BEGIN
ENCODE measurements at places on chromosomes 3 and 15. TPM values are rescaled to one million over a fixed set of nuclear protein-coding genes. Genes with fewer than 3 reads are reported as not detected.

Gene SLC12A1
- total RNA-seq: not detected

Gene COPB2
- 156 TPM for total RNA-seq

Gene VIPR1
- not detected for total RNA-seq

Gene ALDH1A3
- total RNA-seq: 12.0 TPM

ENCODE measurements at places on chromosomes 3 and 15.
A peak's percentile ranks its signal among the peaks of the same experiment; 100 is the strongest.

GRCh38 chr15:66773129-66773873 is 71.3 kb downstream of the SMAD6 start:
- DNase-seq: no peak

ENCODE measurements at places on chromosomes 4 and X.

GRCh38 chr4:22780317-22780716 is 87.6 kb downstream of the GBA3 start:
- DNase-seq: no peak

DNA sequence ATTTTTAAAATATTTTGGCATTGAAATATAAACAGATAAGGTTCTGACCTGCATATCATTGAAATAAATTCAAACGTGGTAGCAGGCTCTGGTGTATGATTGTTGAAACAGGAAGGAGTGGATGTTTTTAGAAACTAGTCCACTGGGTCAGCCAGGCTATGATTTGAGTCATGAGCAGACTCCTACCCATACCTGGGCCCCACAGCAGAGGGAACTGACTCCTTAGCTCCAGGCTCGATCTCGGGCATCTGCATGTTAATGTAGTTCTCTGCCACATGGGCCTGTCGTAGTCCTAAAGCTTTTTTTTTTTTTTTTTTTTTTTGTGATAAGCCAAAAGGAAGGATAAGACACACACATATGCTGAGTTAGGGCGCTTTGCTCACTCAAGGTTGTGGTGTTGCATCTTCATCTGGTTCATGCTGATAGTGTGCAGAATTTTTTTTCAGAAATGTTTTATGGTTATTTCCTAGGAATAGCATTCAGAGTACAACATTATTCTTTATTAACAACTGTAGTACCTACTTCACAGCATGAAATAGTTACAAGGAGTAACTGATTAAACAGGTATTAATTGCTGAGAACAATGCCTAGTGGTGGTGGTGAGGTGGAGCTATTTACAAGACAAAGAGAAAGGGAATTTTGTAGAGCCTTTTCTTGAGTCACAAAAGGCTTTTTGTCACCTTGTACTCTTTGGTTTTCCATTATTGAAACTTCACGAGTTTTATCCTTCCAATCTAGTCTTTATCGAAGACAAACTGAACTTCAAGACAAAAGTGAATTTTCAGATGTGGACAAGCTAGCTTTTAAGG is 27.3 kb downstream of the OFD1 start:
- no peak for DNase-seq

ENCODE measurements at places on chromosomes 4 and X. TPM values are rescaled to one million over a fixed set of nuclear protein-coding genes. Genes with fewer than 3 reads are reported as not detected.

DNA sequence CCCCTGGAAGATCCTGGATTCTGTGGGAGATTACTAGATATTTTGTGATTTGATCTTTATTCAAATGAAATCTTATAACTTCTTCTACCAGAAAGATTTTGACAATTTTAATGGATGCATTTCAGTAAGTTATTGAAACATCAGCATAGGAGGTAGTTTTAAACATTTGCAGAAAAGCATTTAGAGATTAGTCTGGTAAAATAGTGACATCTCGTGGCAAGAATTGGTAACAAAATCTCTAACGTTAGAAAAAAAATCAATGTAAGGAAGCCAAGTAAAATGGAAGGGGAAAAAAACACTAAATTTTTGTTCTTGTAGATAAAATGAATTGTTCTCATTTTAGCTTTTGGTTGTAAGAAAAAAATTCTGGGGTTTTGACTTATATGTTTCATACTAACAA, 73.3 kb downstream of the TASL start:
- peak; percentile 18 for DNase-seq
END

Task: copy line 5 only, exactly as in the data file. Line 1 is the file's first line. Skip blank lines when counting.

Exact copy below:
- 156 TPM for total RNA-seq